This year was shaping up to be a miserable one for Clover Health (NASDAQ:CLOV). Note the use of the past tense in that statement, though. Thanks in large part to Reddit users piling on, Clover’s shares have soared in recent weeks.
Don’t think that the waters are safe to jump aboard the bandwagon for Clover Health yet, however. Here’s why this hot Reddit stock just gave investors an ominous warning.
All publicly traded companies want investors to buy their shares. Buying tends to beget more buying, which pushes the stock price up. It’s rare that any company warns investors not to buy its stock. But that’s exactly what Clover Health did recently.
Companies that plan to issue additional shares file a prospectus with the U.S. Securities and Exchange Commission (SEC). This prospectus gives potential investors a lot of information about the business and lays out the key reasons why they might want to buy the new shares.
Clover Health filed such a prospectus earlier this year, outlining its intent to issue additional Class B shares. These shares don’t have the same level of voting rights as its Class A shares. Last week, the company submitted an amendment to the SEC for this prospectus. And that amendment contained a brutally honest message for potential investors.
The company acknowledged that its recent gains could be due to a short squeeze. Because of the potential for an additional short squeeze and its aftermath, Clover Health gave an unusually stark warning to investors: “Under the circumstances, we caution you against investing in our Class B common stock, unless you are prepared to incur the risk of losing all or a substantial portion of your investment.” It also noted, “Investors that purchase shares of our Class A common stock during a short squeeze may lose a significant portion of their investment.”
Clover Health explained clearly what could happen with both its Class A and Class B shares. The company stated that if another short squeeze happens, once short-sellers cover their positions or if investors otherwise think the short squeeze has run its course, its stock price could fall quickly.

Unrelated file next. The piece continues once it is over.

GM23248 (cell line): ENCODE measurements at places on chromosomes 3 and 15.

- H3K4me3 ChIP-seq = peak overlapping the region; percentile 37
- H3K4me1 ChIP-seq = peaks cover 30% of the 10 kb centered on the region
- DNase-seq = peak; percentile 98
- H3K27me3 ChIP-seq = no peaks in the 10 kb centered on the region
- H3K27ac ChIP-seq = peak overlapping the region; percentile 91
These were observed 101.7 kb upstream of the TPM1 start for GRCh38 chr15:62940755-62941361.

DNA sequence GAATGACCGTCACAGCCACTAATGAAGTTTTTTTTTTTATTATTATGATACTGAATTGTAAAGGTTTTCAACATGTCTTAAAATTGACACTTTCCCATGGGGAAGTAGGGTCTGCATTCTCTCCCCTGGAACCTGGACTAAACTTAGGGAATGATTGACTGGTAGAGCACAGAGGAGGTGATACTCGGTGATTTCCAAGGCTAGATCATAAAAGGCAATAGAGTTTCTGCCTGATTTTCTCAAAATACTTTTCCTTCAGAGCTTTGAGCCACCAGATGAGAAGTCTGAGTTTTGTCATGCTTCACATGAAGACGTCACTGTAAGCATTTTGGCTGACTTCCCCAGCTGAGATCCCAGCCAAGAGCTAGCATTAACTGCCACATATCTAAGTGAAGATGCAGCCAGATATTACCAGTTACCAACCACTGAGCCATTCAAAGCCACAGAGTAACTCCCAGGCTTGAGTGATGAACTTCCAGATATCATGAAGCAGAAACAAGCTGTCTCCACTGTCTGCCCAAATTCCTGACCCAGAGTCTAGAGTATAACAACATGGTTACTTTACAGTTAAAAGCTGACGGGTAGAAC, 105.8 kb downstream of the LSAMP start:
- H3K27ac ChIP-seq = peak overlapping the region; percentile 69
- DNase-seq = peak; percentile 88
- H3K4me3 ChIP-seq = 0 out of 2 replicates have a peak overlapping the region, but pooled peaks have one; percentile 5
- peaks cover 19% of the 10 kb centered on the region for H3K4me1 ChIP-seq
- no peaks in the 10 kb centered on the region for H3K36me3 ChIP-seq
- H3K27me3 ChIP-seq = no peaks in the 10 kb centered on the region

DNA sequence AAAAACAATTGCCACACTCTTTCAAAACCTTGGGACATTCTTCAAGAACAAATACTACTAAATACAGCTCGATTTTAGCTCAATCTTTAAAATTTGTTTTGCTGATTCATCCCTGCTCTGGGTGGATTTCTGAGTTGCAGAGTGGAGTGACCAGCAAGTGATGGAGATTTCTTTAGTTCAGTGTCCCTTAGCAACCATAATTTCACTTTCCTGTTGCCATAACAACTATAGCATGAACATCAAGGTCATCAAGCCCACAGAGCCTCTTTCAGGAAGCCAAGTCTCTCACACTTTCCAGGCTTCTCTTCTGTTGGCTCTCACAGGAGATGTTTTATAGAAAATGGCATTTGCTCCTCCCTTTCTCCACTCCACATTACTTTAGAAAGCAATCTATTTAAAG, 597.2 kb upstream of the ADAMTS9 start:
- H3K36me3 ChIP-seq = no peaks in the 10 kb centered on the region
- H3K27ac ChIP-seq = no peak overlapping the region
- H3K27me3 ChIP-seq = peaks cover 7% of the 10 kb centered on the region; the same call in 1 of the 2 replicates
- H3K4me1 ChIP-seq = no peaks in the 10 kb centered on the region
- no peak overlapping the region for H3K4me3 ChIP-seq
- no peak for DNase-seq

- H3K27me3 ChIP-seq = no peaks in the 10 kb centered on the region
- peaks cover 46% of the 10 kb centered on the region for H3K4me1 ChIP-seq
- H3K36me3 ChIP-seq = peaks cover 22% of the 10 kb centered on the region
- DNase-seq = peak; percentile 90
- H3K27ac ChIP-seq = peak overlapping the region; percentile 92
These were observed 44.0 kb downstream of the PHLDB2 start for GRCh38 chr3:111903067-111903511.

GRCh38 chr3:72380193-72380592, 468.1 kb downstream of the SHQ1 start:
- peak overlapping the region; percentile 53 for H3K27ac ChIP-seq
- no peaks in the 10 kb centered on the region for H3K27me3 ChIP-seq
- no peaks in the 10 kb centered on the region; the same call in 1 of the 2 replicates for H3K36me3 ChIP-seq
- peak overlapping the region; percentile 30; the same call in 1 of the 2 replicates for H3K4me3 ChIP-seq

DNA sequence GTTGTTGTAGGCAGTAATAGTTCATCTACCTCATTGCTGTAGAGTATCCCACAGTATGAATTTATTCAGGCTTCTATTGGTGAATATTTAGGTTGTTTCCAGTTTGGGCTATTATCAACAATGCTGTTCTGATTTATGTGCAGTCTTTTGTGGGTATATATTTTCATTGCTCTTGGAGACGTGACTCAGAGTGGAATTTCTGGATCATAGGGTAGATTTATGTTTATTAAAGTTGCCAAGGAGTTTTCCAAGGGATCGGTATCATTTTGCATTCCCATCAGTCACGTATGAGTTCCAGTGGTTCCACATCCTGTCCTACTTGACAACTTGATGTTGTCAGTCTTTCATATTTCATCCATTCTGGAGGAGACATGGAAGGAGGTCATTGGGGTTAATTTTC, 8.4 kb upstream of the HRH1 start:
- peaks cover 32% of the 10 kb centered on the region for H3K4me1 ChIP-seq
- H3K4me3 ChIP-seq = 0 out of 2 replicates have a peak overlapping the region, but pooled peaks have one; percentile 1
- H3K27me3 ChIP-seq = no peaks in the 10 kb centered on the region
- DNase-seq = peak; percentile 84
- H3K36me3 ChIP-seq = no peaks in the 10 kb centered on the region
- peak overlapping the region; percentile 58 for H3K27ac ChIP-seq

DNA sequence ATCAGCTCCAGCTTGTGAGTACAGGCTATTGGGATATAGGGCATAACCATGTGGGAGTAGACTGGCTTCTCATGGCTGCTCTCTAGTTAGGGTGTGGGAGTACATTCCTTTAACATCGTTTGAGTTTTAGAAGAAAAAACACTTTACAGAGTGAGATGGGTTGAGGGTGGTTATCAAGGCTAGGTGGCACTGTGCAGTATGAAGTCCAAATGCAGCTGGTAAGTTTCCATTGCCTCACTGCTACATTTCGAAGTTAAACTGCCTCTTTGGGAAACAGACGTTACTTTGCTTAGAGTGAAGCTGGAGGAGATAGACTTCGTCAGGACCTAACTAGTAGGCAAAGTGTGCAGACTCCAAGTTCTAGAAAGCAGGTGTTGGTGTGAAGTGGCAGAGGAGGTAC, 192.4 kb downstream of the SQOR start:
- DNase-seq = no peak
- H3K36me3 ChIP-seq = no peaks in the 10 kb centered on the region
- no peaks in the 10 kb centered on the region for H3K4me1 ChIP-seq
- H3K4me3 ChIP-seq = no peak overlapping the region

You might think that such an ominous warning would scare off many investors. Nope. Instead, it produced an opposite effect. Last week, shares of Clover Health soared by a double-digit percentage immediately after the company’s amended prospectus with the serious warning was submitted to the SEC.
This reaction might seem counterintuitive. After all, Clover Health informed investors in no uncertain terms about the risks they face with buying the stock. So why did the shares of the company surge instead of sink? I think there are different reasons for different investors.
Some truly believe in Clover Health and are willing to hold onto the stock regardless of what happens over the short term. Others are fully aware that the gains generated by a short squeeze could evaporate quickly but think they’ll be able to sell in time to still make a big profit. Unfortunately, there could also be some who are new to investing and didn’t pay attention to or didn’t understand Clover Health’s cautionary message.
Business vs. stock
It’s always wise to think of buying a stock as buying a part of a business. That’s exactly what you’re doing when you buy shares of Clover Health or any other company. When the underlying business is strong and has great prospects, you don’t have to be concerned about short-term volatility with the share price.
However, there are times when share prices get way out of alignment with the prospects of the underlying business. Short squeezes can often make this happen. In these cases, it’s especially important to be careful in buying a stock. Sure, you’re still buying a part of a business — but you can pay a lot more than the business is actually worth.
In my view, there are several reasons to like Clover Health’s underlying business. The company has an intriguing technology that physicians use. It’s expanding into the original Medicare market, a move that could boost sales tremendously. Clover Health has a visionary management team.
But buying a stock that’s a short squeeze candidate is risky if you aren’t ready, willing, and able to sell shares immediately once the short squeeze ends. When a company issues a warning like Clover Health just did, the smart thing to do is to listen and take that warning seriously.
This article represents the opinion of the writer, who may disagree with the “official” recommendation position of a Motley Fool premium advisory service. We’re motley! Questioning an investing thesis — even one of our own — helps us all think critically about investing and make decisions that help us become smarter, happier, and richer.